What is EFT or Tapping and how can it help with skin picking?
We have featured videos by Dr. Tammy Fletcher from her Youtube channel Talk Therapy Channel. Dr. Fletcher has a PhD in Cognitive Studies, two Masters degrees, has published two award-winning books. A licenced marriage and family therapist Dr. Fletcher is also passionate about raising awareness and providing treatment to people sufferring from body-focused repetitive behaviors (BFRBs) and has therefore produced numerous videos on BFRBs such as compulsive skin picking and trichotillomania over the years. Her videos are always very informative. In this video Dr Fletcher shares what the therapeutic technique of Tapping is and demonstrates a sample session for people with dermatillomania. In this post we want to explore this topic more deeply, giving you a more detailed break down of what Tapping is and the sciencific theory is behind the technique.
What is Tapping?
Tapping, also known as the Emotional Freedom Technique (EFT) derives its origins from traditional Chinese medicine. Chinese medicine has developed from ancient times on the basic understanding of the body's energy referred to as "Chi". The ancient chinese discovered that stimulating of the body's 100 meridian points could influence healing. Tapping is one of the many techniques that stimulates these meridian points and energy flows to achieve healing. One of the main advantages of Tapping over other techniques such as acupuncture is that it is simple and painless and you can apply it to yourself whenever or wherever you want. It is a therapeutic technique for helping emotions, thoughts, unwanted habits, and events become "unstuck," allowing you to move forward toward the changes you would like to make. The body's meridians are used in conjunction with spoken statements which are a bit like Cognitive Therapy - initially giving a voice to negative thoughts, but evolving to the positive. It is a gentle technique which works for many people.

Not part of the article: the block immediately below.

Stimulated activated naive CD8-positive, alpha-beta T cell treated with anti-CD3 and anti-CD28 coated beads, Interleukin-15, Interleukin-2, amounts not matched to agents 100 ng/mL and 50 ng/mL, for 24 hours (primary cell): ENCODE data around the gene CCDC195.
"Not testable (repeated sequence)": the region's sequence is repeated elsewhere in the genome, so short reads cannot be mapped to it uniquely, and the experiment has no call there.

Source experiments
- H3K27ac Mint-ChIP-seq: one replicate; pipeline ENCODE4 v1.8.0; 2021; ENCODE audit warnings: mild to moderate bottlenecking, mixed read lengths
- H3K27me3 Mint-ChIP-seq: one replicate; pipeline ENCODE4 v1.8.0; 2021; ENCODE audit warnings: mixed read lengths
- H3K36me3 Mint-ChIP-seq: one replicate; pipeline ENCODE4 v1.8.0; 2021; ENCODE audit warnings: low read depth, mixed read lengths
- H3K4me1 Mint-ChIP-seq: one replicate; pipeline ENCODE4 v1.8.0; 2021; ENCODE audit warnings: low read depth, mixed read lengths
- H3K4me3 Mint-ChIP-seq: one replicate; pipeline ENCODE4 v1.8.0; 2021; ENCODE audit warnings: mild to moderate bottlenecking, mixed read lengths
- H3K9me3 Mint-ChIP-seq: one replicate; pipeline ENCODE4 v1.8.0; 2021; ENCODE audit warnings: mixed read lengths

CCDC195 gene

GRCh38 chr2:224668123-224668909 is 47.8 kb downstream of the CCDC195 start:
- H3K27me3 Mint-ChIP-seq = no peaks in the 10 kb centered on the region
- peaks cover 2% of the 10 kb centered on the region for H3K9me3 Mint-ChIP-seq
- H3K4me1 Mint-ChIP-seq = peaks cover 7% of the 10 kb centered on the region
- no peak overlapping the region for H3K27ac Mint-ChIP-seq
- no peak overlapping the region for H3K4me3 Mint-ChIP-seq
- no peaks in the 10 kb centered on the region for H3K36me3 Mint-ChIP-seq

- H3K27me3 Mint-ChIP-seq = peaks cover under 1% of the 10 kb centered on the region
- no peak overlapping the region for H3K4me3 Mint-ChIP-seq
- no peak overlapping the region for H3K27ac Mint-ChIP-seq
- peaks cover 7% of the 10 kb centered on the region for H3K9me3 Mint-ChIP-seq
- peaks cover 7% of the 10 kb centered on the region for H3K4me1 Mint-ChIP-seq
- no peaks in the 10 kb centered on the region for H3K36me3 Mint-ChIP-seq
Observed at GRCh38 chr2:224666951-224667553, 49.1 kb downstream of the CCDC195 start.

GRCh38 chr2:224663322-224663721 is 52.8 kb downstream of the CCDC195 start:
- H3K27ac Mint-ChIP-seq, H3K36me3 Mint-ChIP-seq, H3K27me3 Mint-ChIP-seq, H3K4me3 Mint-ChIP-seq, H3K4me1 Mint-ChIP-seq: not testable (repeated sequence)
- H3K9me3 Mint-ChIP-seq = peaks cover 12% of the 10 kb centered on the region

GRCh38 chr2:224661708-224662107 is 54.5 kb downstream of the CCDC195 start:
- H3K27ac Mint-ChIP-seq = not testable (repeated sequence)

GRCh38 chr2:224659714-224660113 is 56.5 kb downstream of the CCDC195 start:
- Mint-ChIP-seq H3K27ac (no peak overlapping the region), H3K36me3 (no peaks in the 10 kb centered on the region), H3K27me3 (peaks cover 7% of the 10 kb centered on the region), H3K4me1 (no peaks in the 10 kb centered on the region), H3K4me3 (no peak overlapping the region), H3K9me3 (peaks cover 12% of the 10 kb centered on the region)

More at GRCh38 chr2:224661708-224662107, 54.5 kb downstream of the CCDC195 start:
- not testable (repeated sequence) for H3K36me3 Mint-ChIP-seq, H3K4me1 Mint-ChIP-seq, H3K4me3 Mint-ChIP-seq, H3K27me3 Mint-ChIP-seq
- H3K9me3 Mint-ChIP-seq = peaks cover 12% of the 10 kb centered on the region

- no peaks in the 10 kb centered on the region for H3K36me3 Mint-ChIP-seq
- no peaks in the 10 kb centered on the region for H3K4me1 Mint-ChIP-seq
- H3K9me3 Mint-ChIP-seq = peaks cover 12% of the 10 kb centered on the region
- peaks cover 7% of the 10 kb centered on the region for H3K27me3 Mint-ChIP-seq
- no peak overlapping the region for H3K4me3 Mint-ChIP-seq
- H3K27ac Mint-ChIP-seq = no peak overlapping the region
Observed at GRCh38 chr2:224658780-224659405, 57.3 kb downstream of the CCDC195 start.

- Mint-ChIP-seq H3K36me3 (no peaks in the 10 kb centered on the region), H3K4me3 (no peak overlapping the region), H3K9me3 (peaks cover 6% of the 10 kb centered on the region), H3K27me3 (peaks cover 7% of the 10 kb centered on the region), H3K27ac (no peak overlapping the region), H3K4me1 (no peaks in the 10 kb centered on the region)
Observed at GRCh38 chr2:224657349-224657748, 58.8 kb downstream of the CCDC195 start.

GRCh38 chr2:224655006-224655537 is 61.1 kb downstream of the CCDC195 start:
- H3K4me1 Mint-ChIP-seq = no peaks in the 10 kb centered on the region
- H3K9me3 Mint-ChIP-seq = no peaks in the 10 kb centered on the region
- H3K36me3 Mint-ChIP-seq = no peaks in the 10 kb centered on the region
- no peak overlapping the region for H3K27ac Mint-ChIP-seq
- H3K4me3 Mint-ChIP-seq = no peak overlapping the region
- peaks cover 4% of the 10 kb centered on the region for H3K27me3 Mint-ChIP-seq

Does Tapping work?
Like many alternate therapies, tapping is met by skepticism by many as western medicine is largely based within a medical model of treatment. However there has been a growing research interest in the various techniques using the body's meridiam points for healing. Research done at Harvard Medical School during the last decade found that the brain’s stress and fear response could be lessened by stimulating the meridian points. Another clinial study looking at the brief group intervention using Emotional Freedom Techniques for depression in college students, found that students who received four 90-minute group sessions of EFT had had significantly less depression than the control group at post-test 3 weeks later, with a mean score in the “nondepressed” range. The study concluded that EFT is a cost-effective, and efficacious treatment for depression.
How to use Tapping?
In the video Dr Fletcher demonstrates how someone with dermatillomania might typically use the technique. At 'The Tapping Solution', author and Tapping expert Jessica Ortner explains how a basic Tapping sequence works for anxiety:
- Identify the problem you want to focus on. It can be general anxiety, or it can be a specific situation or issue which causes you to feel anxious.
- Consider the problem or situation. How do you feel about it right now? Rate the intensity level of your anxiety, with zero being the lowest level of anxiety and ten being the highest.
- Compose your set up statement. Your set up statement should acknowledge the problem you want to deal with, then follow it with an unconditional affirmation of yourself as a person.
The self talk that forms part of tapping is very similar to what you would learn in cognitive behavioral therapy. As you can see from Dr. Fletcher's video the process above can be applied to skin picking simply by changing the focus of the problem to skin picking. The statements move from a negative to positive to move yourself to a place of unconditional love and acceptance toward yourself. For example in the beginning of the demo Dr. Fletcher uses sentences like:
I feel unable to resist the urge to pick
After a series of different tapping points and sentences, she finally ends with the final tapping and repeating the sentence:
I am ready and able to try
image: The Tapping Solution
Tapping may not work for everyone, but it is simple enough and costs nothing to implement yourself. It may be that it is all you need or it may be that it is most effective when added to an existing treatment plan. The self-talk that goes with tapping perfectly complements the cognitive skills you will explore in cognitive behavioral therapy and could be a useful technique to use as a competing response to the urge to pick when exploring Habit Reversal Therapy.